Neighborhood of the Moving Image
Bjarke Ingels designs an Astoria film production campus for Robert De Niro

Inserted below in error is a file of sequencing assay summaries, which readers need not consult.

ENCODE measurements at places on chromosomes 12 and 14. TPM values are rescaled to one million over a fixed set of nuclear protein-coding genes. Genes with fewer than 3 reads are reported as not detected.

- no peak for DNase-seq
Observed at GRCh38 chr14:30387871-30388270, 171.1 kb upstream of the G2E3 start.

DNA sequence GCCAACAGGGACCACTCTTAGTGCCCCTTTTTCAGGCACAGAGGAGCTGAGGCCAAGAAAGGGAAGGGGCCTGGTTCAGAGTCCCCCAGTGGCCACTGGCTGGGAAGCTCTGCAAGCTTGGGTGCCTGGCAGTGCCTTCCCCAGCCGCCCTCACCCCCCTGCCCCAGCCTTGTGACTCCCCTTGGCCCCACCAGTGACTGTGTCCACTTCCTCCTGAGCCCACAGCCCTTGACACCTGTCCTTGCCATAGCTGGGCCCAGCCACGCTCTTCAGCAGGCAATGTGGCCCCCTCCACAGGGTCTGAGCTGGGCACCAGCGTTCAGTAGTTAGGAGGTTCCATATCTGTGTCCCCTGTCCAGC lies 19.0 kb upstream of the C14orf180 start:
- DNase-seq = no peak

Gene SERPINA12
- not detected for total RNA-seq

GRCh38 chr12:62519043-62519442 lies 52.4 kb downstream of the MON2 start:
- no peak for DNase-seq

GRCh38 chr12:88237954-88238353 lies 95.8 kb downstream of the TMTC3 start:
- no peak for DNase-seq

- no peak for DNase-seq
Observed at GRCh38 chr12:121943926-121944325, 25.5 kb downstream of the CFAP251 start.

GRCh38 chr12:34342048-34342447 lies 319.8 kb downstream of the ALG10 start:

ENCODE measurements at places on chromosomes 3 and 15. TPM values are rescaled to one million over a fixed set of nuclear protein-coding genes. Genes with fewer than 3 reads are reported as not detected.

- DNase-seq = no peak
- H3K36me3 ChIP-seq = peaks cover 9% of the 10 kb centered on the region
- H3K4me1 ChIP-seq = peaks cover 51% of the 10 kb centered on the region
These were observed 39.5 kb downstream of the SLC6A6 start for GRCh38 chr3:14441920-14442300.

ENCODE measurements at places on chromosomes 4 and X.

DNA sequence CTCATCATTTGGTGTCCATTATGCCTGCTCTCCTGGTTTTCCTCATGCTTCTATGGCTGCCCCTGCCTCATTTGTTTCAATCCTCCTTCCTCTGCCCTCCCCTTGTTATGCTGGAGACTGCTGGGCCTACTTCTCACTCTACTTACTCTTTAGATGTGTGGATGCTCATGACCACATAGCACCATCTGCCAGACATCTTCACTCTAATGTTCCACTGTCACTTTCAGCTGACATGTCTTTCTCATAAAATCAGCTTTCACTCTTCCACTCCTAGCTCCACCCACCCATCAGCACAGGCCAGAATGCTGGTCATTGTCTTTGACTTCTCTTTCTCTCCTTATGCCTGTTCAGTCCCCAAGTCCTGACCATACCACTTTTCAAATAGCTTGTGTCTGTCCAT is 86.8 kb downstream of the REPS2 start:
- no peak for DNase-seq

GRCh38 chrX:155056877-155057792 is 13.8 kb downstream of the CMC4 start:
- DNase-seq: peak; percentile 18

It's no secret that New York's film and television industry is booming, or that there's been a recent real estate push for investment in spaces for the creation of shows, movies, and more. Robert De Niro has thus enlisted the help of the Bjarke Ingels Group (BIG) to design a “vertical village” for film in Astoria, Queens. Initial renderings were released this week, unveiling a 650,000-square-foot facility dedicated to film, television, and AR/VR atop the former home of a Steinway & Sons Piano Storage Facility. The $400 million project was first announced in July when a group of investors, including the actor and his son, purchased the five-acre plot along Steinway Creek in the northwestern edge of Queens. Promising to bolster the city's fast-growing production economy and provide over 1,000 daily union jobs, Wildflower Studios will be a “true destination film campus,” said Adam Gordon, president of the company, in an interview with The New York Times. BIG’s grand vision for the grounds, sited at 87 19th Avenue, so far includes a singular structure that will house interconnected spaces for offices, production-support, stages, and lounges. Because the building will be located within a rather industrial part of Astoria and overlooks part of the East River, Wildflower is required to provide public water access and land conservation where necessary. In a statement, Bjarke Ingels said the spatial constraints made it tricky to design the project: “We were challenged by Wallflower to distill all the physical, logistical, technical and experiential aspects of film production into a one of a kind vertical village for film." Most studios in the city, from Steiner in the Brooklyn Navy Yard to Silvercup in Long Island City, are located on large plots of land within warehouses that have long-existed as the homes of manufacturing outlets. These unassuming properties include open floor plates, ample oversized doors and elevators, as well as little access to light—perfect for film production. BIG's design for Wildflower is clearly seeking to strike a different tone as it uses natural light spilling in from exterior cutouts, greenery scattered from the lobby to the lounge, and views of the adjacent water. For De Niro, this strategic focus on design symbolizes the studio's commitment to production spaces where creatives want to work and are proud to be every day. “Completion of this project ensures that future generations of producers, directors, writers, and storytellers will play a vital role in filmed entertainment in New York for years to come,” he said in a press release. So far, no date for completion has been announced but the plans are now being filed with the New York City Council.